Sunday, May 26, 2019

Calliope Mountain Ski - 5.12.2019

Calliope is different than many ski mountaineering objectives of the western Chugach. Unlike the deeply incised couloirs that depend on flushing avalanches cycles for stability, its huge hanging face has nowhere to hide and the potential to harbor persistent weak layers. It requires near absolute confidence in stability. So, after a couple weeks of working into bigger terrain with good results it was time to give it a go.

The walk to the Eagle Lake took a bit over an hour and a half; there we turned right and followed the old medial moraine towards Symphony Lake.

Symphony welcomed us with isothermal snow drifts and beaver ponds. Another mile of wading through various forms of muck was plenty and we were both ready to switch to skinning.

I'd never been past Symphony Lake and loved imagining pesky goblins peering around the jumbled spires of the Cantata ridge and the ice bulges of Triangle.

An hour after starting to skin it was time to switch to booting up the steepening face. Scott took the lead and worked his way to the right around the first cliff band.

About halfway up we traded trailbreaking duties. Scott with Cantata in the background and large cliffs below him.

Gaining the ridge meant losing our protection from the wind as we plunged into the cold clouds. We stuck to the backside of the hanging face, and cruised towards the summit block. Scott looking suspiciously like a mountaineer:

The summit block presented a choice: traverse the steep snowfield hanging above 300 foot cliffs, or try to find a route up the rock of the south side. We decided to give rock climbing a go first, and worked our way under the block.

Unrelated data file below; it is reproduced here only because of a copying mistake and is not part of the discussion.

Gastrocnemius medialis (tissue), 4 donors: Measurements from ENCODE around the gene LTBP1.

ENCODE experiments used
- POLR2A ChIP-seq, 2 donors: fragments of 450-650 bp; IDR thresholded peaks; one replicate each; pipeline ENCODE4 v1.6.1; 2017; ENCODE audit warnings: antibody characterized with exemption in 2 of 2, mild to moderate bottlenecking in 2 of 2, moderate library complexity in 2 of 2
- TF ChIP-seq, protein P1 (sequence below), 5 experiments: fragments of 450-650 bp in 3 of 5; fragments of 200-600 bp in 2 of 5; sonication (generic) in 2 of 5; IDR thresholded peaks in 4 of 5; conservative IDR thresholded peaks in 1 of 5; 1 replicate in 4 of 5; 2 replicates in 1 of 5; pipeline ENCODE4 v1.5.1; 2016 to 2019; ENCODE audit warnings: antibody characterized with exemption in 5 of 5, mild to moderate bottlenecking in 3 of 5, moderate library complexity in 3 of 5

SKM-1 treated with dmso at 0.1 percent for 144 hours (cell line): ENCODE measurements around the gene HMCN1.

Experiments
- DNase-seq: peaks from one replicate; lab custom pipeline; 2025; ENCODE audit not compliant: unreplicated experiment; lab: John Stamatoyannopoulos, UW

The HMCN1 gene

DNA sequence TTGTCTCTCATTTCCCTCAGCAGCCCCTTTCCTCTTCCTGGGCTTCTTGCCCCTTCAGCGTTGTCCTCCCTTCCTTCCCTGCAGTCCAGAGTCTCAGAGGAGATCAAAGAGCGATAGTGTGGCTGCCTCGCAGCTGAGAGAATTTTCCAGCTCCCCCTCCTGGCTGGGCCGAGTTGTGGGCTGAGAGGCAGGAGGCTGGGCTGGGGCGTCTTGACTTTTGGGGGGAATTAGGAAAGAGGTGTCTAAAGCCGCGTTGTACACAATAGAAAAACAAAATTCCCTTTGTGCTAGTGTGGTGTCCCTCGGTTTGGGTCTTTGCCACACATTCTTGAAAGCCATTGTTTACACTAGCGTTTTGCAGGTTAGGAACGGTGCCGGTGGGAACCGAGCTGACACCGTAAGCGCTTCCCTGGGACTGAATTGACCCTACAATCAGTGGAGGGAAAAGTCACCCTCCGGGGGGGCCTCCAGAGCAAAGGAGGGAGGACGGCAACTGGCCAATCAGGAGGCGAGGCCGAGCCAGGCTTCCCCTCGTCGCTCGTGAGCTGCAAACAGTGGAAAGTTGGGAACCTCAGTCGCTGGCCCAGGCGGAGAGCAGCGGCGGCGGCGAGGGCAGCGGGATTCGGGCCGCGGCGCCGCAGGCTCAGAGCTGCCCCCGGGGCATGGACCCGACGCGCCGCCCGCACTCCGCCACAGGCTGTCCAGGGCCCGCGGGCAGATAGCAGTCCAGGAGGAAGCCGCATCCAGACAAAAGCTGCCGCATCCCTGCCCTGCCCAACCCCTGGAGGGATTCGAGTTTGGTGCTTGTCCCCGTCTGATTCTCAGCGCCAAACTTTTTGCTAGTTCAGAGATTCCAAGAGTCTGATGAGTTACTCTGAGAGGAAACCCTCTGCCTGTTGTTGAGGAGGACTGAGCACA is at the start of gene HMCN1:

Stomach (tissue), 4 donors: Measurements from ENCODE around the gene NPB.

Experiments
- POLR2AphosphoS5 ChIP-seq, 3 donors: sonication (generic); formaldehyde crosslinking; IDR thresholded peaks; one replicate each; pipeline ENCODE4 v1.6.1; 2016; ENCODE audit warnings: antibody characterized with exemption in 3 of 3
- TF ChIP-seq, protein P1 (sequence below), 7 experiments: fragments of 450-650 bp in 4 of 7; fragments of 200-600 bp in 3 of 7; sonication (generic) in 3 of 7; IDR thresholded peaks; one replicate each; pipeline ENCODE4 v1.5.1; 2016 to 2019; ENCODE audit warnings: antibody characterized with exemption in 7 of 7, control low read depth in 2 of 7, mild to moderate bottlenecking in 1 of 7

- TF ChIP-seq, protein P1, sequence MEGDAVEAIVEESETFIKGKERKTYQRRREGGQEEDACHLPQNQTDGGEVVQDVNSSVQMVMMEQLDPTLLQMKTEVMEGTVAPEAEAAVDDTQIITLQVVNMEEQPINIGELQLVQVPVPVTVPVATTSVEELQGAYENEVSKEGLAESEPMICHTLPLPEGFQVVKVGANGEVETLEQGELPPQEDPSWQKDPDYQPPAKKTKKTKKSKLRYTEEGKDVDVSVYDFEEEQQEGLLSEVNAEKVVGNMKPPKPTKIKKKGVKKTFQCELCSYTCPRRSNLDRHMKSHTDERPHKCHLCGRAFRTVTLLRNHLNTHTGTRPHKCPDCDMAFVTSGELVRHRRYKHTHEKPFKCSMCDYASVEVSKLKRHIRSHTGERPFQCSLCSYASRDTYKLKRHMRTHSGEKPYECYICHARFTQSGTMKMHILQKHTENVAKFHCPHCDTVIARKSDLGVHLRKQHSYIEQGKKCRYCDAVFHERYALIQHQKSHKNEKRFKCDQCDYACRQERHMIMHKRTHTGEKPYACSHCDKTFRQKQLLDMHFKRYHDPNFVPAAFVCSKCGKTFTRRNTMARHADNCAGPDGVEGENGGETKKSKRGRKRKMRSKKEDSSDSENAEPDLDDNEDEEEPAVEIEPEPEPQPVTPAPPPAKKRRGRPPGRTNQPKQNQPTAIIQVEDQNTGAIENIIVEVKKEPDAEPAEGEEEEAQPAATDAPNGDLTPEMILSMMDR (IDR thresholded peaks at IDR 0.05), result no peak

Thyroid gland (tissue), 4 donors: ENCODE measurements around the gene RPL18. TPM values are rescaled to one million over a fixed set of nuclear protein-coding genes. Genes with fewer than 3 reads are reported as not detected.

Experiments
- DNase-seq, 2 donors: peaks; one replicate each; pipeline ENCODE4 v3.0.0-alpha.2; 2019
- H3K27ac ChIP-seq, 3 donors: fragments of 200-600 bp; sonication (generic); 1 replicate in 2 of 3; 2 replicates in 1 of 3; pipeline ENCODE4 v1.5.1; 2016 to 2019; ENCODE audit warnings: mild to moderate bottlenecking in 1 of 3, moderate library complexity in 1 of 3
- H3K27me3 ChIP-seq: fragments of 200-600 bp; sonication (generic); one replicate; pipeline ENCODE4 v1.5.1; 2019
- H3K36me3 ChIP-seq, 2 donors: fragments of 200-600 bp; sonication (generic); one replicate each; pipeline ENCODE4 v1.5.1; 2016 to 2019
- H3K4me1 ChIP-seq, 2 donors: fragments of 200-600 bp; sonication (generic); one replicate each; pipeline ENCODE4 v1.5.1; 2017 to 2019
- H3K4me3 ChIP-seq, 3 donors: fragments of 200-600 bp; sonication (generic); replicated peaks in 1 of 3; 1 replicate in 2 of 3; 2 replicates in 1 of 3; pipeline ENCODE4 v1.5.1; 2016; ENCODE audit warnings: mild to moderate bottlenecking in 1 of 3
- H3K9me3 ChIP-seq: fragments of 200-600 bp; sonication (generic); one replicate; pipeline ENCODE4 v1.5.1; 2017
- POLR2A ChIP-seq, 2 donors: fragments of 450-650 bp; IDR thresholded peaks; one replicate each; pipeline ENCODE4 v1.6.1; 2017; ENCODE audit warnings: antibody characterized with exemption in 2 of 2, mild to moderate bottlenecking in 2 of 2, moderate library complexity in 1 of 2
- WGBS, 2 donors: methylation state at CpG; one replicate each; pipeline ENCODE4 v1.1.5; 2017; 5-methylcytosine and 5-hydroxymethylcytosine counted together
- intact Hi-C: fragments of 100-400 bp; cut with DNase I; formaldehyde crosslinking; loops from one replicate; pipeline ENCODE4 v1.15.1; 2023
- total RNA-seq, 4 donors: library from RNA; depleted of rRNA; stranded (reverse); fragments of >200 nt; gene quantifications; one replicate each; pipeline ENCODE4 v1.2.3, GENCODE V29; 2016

After twenty feet of 5.4 climbing in ski boots I decided it was stupid and retreated to Scott. Next up, we decided to give the hanging snowfield traverse a go. This traverse was very similar to the hanging section up the west ridge of Kickstep with the glaring difference of a thin, scary, and continental snowpack instead of a fat, sticky, and maritime one.

Eventually I found a thin snow chimney, wallowed my way up, nabbed the top, and retreated back to Scott.

Scott patiently waited for me on the cold ridge and was more than ready to start skiing. The mountains had a moody hue as we looked past Cantata, down the South Fork valley, and towards Eagle River.

Skiing directionally, we worked our way through the rocks, cliffs, suncrust, and windboard of the upper face down towards our ascent route.

Once at the booter, we followed our tracks, detoured around a few exciting cliffs, and started to ski more fall line. Scott mentioned how fun it would be to have the right skis and confidence to rip a big face like this without slowing down to avoid obstacles. A helicopter might help too.

The snow improved as we got into the meat of the face, and with the soft snow came the slough. Well aware of the consequences of the dangling line, we'd ski a set of directional turns, let the snow flow by, then work the other way.

Across the way we could see the traverse to the snow chimney to the summit. Maybe next time we'll send the cornice from the top. I'll need Da Bucky for that one.

The mountain continued to remind me of Kickstep; a big, steep face, accented by flutes terminating in cliffs.

Scott and a nice look at the tippy top of the face. Lots of opportunities to ski over, around, and thru cliffs up there.

A right hand turn at the last cliff brought us off the exposed skiing and towards the apron.

The apron was a sporty mix of windboard, sloughboard, powder, and avy debris. Perfect for sets of five pow turns followed by surprising chunks of concrete.

Off the face, we followed bear tracks down the valley until they disappeared over a little roll. On the other side was an empty bed where the warm critter had slowly melted its imprint into the snow.

At the beaver ponds/mud pits we put on running shoes, ate Oreos, and started the power-walk back to the car.

9 hours, 20 miles, suncrust, windcrust, isothermal snow, lots of walking, and 25 powder turns; worth it.

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